Last week I had the opportunity to speak to a group at Kitchen Town, a commercial kitchen and an incubator in the San Francisco Bay Area. The group was the latest cohort of the New Leaders Network a program sponsored by the James Irvine Foundation, a program I was fortunate enough to participate in a year or so ago.
The group had spent the day at Stanford’s d-school learning the principles of design thinking. They came to Kitchen Town to discuss entrepreneurship and its importance in today’s economy.
A question was asked, “What do entrepreneurs need?” One of my co-presenters offered a great response. “They need an idea, capital, and talent.”
Later in the conversation, another presenter, a British guy who himself is a serial entrepreneur offered, in a way only a Brit can, that entrepreneurs need bloody persistence.
The conversation started a cascade of thoughts that has carried me to the writing of this article today. The question keeps ruminating in my head. What is the secret sauce of entrepreneurship?
I certainly agree that you need a great idea, must have access to capital, and the ability to find the right talent. I too believe bloody persistence is an imperative. But, I’ve met a lot of entrepreneurs who check all those boxes and are still struggling even failing. So, there must be more that is needed to ensure success.
There is one element to which its recipient has no say in its appearance, but can make all the difference in the world. That, of course, is the element of luck. But again, luck doesn’t guarantee success and its absence does not spell certain doom.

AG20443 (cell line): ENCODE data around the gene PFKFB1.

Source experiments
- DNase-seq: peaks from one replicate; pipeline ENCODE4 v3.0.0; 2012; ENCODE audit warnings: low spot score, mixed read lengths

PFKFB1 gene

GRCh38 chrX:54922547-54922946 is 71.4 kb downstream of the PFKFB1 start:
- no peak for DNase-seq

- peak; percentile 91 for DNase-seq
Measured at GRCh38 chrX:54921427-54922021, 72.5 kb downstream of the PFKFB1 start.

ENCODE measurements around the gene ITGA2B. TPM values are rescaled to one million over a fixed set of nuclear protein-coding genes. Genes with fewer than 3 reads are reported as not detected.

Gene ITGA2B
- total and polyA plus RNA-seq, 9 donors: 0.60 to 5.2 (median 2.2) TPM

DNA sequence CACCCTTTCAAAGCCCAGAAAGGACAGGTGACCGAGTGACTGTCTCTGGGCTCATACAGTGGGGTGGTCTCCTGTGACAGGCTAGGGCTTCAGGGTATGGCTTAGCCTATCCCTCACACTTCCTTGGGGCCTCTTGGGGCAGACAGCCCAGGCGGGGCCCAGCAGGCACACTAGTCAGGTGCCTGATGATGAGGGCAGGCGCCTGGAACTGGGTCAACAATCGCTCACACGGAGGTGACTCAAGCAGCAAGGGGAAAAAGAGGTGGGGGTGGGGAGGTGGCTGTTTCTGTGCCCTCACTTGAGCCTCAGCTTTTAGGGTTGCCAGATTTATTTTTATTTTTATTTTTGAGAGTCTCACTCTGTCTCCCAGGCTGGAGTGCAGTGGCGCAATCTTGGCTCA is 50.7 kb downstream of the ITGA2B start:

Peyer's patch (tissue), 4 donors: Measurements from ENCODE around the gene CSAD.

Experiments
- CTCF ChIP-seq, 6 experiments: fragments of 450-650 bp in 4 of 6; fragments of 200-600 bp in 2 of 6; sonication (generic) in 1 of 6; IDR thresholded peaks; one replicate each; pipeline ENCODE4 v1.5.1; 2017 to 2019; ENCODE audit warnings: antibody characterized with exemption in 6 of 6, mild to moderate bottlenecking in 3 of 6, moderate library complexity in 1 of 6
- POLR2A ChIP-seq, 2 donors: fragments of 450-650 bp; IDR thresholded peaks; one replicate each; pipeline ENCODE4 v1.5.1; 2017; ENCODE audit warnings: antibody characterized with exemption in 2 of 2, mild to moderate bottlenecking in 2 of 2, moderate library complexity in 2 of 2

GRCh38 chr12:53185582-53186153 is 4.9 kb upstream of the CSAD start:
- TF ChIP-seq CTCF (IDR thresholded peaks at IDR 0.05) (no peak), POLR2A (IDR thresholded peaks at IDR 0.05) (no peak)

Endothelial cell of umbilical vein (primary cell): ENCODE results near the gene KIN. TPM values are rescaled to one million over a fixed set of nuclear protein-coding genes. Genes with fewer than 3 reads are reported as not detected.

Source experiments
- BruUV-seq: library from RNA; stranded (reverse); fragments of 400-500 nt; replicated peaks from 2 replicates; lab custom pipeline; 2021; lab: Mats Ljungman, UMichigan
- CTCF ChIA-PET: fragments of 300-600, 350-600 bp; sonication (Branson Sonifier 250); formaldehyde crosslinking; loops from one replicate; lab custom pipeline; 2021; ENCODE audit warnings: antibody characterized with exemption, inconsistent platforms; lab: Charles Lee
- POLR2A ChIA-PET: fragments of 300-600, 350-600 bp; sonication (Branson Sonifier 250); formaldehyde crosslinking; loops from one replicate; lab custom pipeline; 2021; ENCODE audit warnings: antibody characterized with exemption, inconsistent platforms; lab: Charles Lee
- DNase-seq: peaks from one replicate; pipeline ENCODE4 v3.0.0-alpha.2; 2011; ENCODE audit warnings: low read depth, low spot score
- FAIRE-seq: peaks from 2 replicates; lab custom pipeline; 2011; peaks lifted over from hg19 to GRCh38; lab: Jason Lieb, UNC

Another idea that continues to germinate in my brain stems from a conversation with my son and a group of his friends. I wound up at a dinner a year or so ago with this group and we were talking about their futures. These were all high performing students getting ready to head off to college. Each had the makings to be a leader or an innovator. I asked, “Who at this table thinks they will become an entrepreneur?” No one raised their hands or spoke up. I asked why and they all answered similarly. They just didn’t see entrepreneurship as a path. A couple mentioned that they may work for one, but none felt they would become one.
This conversation left me with two realizations. The first is that early exposure to entrepreneurship as a career is vital to creating the second of my two realizations, belief. One must believe that entrepreneurship is a viable path and they themselves are capable of becoming a founder or co-founder.
What is the secret sauce? It’s one part belief with a heaping amount of luck paired with an idea, capital, talent, and bloody persistence. All are then tossed into an eco-system that can sustain, support, educate, and promote.
I believe entrepreneurialism is having its renaissance and those communities or industries that can help provide this secret sauce will flourish.
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